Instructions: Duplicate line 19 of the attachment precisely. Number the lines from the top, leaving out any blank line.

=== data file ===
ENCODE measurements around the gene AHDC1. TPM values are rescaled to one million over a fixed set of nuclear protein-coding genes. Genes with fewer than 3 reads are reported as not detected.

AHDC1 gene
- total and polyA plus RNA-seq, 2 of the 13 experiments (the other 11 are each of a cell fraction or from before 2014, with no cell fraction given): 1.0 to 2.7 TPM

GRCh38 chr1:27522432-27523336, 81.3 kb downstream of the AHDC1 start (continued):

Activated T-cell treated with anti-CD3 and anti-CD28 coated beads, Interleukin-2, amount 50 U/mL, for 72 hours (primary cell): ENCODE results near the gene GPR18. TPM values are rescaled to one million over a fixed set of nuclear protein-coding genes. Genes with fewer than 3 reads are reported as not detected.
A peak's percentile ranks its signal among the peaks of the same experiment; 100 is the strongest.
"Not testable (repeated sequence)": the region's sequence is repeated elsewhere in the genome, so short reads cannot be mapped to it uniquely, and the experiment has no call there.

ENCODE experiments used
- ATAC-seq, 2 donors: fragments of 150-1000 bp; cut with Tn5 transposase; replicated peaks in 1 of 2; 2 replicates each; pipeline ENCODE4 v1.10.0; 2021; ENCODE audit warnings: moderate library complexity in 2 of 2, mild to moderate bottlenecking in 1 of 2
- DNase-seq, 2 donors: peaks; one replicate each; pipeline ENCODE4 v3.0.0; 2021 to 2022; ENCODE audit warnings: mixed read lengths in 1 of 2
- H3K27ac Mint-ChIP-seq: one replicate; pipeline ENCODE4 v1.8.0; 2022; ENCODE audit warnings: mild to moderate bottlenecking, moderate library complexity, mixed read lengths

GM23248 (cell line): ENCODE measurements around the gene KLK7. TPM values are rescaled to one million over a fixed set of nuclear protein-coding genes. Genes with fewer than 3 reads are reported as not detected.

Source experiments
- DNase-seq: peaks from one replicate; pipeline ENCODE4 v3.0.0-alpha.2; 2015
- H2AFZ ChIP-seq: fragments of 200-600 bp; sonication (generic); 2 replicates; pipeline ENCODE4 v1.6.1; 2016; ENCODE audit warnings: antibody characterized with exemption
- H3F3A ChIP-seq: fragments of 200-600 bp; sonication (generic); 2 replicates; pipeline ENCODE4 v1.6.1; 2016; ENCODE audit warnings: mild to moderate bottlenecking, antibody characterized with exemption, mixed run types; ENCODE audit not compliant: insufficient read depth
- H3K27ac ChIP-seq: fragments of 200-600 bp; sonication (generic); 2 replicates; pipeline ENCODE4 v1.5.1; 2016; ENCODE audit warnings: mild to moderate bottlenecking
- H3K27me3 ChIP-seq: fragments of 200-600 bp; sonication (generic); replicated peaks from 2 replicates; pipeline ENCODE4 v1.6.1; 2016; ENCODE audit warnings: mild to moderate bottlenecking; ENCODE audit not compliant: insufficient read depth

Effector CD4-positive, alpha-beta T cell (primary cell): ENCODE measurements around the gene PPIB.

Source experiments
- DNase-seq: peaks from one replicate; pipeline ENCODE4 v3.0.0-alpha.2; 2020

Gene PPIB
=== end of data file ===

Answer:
Effector CD4-positive, alpha-beta T cell (primary cell): ENCODE measurements around the gene PPIB.